Comment Re:A problem of Sun's making. (Score 1) 239

I agree that Sun made mistakes, but I see 2 major mistakes that you overlooked in your otherwise fine post.

1) I don't have the numbers to back this up, but the internet bubble had to have had a catastrophic effect on their finances. Almost all of those startups that went bust were using Sun equipment and there is no way that equipment was fully paid for by the time those companies went bust. What looked like a huge sales win for Sun suddenly rebounded on them when the market got flooded with excess equipment that wasn't fully paid for.
2) The change in the early 2000s to really cheap Intel/AMD CPU hardware running Linux was completely unanticipated by Sun and they had to scramble after the fact to make something for this market. HP and IBM looked bad in the internet bubble because nobody wanted their stuff, but they rebounded big time when businesses switched to commodity hardware running Linux because they had the ability to make those kinds of machines. Sun lost tons of sales and by the time they competed in that market with their own offerings, the lost business didn't come back.

Comment Re:other inevitabilities they can consider. (Score 1) 177

Oracle Linux: you squandered solaris, one of the great operating systems of our time, and did everything you could to make it a complete pain in the ass to own.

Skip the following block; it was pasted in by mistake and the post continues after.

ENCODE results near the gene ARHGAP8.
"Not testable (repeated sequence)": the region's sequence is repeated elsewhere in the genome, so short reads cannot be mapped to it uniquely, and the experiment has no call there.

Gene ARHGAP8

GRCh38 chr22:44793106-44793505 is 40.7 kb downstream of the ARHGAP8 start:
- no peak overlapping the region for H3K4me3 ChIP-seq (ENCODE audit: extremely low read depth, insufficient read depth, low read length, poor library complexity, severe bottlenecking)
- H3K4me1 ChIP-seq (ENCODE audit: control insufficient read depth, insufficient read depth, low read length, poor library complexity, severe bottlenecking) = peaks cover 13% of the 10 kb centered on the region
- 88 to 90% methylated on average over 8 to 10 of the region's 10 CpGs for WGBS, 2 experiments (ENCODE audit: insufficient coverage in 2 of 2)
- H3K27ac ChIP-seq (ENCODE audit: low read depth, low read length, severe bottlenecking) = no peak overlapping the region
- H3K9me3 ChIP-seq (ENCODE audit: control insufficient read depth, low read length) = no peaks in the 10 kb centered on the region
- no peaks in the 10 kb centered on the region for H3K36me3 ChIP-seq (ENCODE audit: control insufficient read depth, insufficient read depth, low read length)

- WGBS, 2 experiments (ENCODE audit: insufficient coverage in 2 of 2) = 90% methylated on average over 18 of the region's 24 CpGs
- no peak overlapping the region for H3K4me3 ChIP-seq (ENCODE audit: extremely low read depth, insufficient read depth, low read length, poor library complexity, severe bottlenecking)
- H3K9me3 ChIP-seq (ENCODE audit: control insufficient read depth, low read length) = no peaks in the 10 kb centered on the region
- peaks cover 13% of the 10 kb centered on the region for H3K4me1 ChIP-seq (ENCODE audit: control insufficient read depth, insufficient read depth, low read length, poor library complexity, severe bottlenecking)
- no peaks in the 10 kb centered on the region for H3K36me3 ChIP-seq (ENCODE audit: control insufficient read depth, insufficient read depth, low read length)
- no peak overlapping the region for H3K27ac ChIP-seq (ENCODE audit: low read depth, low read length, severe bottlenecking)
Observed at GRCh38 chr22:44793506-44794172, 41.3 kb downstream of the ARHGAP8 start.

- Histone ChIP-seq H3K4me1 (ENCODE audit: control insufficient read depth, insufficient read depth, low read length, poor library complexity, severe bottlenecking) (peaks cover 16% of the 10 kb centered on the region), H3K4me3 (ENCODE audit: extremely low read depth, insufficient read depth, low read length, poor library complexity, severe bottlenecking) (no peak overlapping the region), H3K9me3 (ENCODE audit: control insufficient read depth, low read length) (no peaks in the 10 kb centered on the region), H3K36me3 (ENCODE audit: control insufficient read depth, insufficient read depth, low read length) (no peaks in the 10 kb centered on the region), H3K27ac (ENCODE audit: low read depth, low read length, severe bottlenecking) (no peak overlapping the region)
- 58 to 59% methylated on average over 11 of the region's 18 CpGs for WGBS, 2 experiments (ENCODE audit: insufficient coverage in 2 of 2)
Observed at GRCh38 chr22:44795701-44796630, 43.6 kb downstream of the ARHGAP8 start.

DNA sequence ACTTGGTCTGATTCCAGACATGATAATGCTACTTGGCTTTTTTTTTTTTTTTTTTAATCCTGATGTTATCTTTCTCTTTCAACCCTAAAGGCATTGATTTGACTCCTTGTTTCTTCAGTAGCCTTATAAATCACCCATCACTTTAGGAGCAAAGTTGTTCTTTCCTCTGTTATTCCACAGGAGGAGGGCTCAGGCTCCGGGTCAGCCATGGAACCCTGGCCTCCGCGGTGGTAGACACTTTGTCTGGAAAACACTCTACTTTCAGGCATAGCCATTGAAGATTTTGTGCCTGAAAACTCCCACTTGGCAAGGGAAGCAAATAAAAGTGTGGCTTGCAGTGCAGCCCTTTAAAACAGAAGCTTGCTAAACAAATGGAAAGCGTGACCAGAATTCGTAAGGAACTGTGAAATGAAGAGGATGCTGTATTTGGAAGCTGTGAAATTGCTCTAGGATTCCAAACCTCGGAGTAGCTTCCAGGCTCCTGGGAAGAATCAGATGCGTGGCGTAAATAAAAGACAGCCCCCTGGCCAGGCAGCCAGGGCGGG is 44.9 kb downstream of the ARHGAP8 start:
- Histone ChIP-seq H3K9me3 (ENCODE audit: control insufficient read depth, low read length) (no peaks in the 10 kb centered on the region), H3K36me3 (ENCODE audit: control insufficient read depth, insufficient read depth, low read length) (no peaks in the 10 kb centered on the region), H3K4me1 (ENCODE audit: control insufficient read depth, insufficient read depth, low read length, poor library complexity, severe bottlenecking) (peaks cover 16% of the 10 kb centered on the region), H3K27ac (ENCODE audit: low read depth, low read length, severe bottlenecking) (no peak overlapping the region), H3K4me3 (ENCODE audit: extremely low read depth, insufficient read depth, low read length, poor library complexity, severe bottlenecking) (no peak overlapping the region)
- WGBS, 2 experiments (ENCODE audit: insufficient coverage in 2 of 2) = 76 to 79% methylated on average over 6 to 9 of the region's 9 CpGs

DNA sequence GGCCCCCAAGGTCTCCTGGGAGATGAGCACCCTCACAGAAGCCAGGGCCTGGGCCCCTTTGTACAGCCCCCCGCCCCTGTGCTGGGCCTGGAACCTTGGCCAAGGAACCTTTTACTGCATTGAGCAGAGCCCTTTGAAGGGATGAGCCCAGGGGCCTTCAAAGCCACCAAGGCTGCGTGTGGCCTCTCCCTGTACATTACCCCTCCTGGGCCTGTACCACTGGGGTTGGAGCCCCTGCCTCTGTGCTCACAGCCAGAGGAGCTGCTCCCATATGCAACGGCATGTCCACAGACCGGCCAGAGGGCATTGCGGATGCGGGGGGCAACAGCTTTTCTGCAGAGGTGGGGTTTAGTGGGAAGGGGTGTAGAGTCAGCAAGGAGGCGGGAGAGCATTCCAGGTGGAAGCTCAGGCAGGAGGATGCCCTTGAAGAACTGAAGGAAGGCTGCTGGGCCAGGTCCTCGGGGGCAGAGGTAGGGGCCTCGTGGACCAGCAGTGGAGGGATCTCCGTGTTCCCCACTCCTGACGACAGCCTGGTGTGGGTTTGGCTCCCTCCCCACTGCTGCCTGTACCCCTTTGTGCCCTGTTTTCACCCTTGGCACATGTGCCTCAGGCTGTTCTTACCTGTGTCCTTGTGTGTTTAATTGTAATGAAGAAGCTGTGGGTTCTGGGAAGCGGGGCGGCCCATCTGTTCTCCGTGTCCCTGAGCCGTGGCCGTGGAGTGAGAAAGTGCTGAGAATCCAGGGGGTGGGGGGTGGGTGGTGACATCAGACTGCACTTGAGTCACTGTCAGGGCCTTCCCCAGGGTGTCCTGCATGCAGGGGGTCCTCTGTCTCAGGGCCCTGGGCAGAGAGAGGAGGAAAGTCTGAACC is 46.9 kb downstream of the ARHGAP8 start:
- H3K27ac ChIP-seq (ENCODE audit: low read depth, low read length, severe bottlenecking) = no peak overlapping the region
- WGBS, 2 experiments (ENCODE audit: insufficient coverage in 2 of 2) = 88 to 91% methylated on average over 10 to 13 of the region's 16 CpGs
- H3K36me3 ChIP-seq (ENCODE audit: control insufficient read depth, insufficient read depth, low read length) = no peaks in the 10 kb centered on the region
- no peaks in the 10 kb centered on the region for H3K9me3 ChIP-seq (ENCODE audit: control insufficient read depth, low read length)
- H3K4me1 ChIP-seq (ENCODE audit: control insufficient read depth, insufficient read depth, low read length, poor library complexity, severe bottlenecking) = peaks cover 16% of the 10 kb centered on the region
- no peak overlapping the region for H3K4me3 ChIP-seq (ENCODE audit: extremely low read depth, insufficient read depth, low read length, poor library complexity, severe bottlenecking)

Yeah, Solaris really was great. I spent years as a Solaris admin on my 2 jobs previous to this one and I do miss Solaris at times. I'm not knocking Linux at all, which we use at my current job, but I did like Solaris. Now if you want to talk about not very good OSes, I'd put AIX, DGUX and HPUX as some of the ones I worked with and didn't like much. Every now and then on my current job, and by the way as a company I think we don't officially support Solaris internally any more, I run into people who if they even hear the word Solaris they start foaming at the mouth in anger. I press for details and the typical story is that they only got Linux training and not much of that and their previous employer had maybe 1 old Sun box somewhere in a data center and they didn't know how to administer it because they never got Unix admin training, only a scant amount of Linux admin training, and they aren't always the same. Sorry folks, but don't be playa hatin' just because you didn't get the right training. Totally agree with you here.